With what we know from the documentation, our domain knowledge, and larger scale tests, we can have a look at the directories and source files. The former should reflect the software architecture, while some the files should have class names that are related to domain concepts. That way, we should be able to spot the most important source files and packages.

Debugging can also help: Debug a manual run of the application or one of the system tests. Function names can give you a sense of their importance, so you know which calls to skip and where to dig deeper. Debugging a typical use case will usually bring you to the source files that are most important. Take your time to look around to get to know what happens where.

Other tools

We can use statistical profilers to get a feeling which parts of the code base are most important, e.g. via flame graphs. Profile a few typical use cases from the set of system tests to get a good sample.

In addition, looking at the source code history can show us where the most work has been done. Those usually are the most interesting parts of the software for new developers, since we likely to have to change them frequently as well. We can find those hot spots by treating our code like a crime scene.


Dealing with unknown code can be difficult and hard to start with, but there are lots of different things we can do to get to know it better.

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  1. One thing I find useful is to try and identify the core components of the software, sketch these up on a big whiteboard and then identify the relationships between components. Iterate on the whiteboard as your learn more. Drill down as necessary. Doing this in pairs if possible can be an advantage.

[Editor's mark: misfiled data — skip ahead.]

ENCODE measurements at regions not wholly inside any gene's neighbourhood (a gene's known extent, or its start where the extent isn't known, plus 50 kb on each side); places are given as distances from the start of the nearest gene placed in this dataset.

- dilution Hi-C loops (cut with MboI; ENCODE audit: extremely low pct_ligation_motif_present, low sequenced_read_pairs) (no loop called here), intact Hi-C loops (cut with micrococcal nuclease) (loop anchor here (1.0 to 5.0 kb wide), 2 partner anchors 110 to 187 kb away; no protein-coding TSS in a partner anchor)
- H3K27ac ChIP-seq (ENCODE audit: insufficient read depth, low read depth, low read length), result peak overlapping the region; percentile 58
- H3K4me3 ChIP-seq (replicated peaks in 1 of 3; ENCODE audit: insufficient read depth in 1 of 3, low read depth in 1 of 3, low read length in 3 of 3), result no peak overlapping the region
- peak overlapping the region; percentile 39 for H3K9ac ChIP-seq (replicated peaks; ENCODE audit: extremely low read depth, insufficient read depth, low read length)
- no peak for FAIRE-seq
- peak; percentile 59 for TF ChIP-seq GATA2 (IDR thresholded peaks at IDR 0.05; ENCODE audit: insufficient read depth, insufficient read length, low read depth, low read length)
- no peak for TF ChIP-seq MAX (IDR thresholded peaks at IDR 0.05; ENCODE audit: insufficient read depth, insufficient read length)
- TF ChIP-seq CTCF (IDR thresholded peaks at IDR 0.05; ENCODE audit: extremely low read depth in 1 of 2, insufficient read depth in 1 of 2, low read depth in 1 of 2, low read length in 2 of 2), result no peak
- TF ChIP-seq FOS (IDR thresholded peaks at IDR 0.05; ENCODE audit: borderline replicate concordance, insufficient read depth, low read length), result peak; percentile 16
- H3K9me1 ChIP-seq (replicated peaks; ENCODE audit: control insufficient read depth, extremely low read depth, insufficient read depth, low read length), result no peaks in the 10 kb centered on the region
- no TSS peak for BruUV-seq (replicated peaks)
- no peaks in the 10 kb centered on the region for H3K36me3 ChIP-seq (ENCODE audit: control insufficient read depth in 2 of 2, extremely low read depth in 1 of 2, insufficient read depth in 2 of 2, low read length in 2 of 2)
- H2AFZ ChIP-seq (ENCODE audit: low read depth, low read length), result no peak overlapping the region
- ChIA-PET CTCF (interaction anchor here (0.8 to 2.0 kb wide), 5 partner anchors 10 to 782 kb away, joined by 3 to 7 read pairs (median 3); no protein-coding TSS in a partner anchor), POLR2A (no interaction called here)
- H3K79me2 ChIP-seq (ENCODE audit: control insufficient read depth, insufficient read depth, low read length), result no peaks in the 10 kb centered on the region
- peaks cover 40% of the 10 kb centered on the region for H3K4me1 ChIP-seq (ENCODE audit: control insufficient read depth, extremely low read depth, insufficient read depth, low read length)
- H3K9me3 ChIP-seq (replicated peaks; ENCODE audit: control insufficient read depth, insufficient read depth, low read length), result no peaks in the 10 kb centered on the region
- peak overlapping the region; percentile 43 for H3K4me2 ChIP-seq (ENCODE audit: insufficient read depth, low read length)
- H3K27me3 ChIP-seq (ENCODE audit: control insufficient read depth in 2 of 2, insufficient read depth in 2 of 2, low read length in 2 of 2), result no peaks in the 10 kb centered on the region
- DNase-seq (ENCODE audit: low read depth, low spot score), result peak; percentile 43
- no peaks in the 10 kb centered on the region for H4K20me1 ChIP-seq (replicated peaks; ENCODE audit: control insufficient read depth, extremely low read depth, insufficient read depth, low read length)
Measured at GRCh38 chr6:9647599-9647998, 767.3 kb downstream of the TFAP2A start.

1. Hi Jukka, thanks for your input.
      I’d say that depends on the size of the code base. The main function may only start a bootloader or an application framework, trigger tons of uninteresting configuration routines etc. before somewhere deep down the actual application gets started. I have seen projects where nobody has touched or even seen the main function for years because all the interesting stuff happens several function call layers away from it, maybe even in another thread. For smaller projects, starting at main can be a good point though.


  2. Another technique I find useful is to refactor with reckless abandon (i.e. scratch refactoring with no intention of keeping the changes.) The very process of remodeling the code helps build an understanding for it. After some time you may feel confident enough to make real refactoring work.


    1. I like that. Refactor the code so it represents your understanding. Ask colleagues (if available) if that’s right or what I missed.


  3. Good tool is Visual Architect . You can import the code base and it generates UML graph of that think . It’s easy than to spot the spagety at first sight .


    1. That’s a possibility if the code base is not too big, yes. I once tried that with a code base of 2 million lines of code and about 4000 classes/files. not a good idea 😉


  4. These are all good tips. Additionally, I find that running static analysis tools over the code and investigating the warnings and errors that they report can give you a good idea about the sort of problems you’re in for. You want to find out how the previous authors thought, and what kinds of bad patterns they were prone to.